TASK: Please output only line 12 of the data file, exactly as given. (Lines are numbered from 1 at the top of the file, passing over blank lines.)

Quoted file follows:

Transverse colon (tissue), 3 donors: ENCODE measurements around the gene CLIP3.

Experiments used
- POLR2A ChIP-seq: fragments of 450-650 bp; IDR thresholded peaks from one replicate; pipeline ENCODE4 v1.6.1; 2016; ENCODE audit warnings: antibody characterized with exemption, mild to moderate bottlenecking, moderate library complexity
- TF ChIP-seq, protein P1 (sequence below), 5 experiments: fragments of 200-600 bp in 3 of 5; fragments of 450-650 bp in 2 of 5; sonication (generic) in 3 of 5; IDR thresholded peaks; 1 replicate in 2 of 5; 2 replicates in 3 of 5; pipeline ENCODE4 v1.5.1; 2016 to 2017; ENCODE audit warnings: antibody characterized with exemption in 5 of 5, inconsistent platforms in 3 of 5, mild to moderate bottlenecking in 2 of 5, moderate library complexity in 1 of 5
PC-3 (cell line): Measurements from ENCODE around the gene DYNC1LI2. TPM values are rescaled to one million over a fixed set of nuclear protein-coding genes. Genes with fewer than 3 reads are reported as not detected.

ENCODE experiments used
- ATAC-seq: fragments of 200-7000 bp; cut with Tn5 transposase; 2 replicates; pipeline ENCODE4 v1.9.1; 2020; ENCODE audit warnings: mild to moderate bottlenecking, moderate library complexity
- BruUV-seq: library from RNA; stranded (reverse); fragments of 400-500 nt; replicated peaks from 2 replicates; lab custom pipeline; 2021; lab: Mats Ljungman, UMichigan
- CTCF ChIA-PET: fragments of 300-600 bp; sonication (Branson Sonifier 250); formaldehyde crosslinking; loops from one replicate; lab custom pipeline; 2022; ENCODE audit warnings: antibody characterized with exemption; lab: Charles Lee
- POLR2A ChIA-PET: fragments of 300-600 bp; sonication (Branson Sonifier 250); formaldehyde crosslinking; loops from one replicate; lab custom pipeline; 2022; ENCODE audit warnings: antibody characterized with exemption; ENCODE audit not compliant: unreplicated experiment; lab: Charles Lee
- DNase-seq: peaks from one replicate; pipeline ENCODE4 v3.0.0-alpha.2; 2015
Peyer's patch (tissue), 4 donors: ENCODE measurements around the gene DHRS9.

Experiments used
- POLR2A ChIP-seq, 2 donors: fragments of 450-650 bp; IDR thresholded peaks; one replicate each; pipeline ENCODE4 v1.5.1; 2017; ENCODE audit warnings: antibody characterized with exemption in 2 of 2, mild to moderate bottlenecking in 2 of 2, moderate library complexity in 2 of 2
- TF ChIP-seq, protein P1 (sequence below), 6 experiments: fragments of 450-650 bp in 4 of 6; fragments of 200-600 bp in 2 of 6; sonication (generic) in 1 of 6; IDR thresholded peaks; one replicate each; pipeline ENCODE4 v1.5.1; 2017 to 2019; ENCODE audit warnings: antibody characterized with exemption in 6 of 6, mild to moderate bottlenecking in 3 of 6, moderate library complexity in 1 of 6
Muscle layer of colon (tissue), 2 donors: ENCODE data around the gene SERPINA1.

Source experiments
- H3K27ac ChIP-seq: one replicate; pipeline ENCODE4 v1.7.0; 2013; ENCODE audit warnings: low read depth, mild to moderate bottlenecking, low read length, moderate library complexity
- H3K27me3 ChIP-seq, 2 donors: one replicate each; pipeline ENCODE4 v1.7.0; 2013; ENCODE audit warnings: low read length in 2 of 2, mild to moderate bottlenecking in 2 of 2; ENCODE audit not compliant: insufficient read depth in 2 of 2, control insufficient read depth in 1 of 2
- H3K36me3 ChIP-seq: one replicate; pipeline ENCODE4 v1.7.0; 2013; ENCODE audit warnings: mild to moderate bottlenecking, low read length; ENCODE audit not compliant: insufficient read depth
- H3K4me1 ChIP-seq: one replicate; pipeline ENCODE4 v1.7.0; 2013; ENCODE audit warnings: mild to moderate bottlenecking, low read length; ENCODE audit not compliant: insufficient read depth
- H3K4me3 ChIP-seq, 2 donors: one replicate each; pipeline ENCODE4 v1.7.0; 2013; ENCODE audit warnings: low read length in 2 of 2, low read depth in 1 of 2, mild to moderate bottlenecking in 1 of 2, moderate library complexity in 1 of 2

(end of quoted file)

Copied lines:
Peyer's patch (tissue), 4 donors: ENCODE measurements around the gene DHRS9.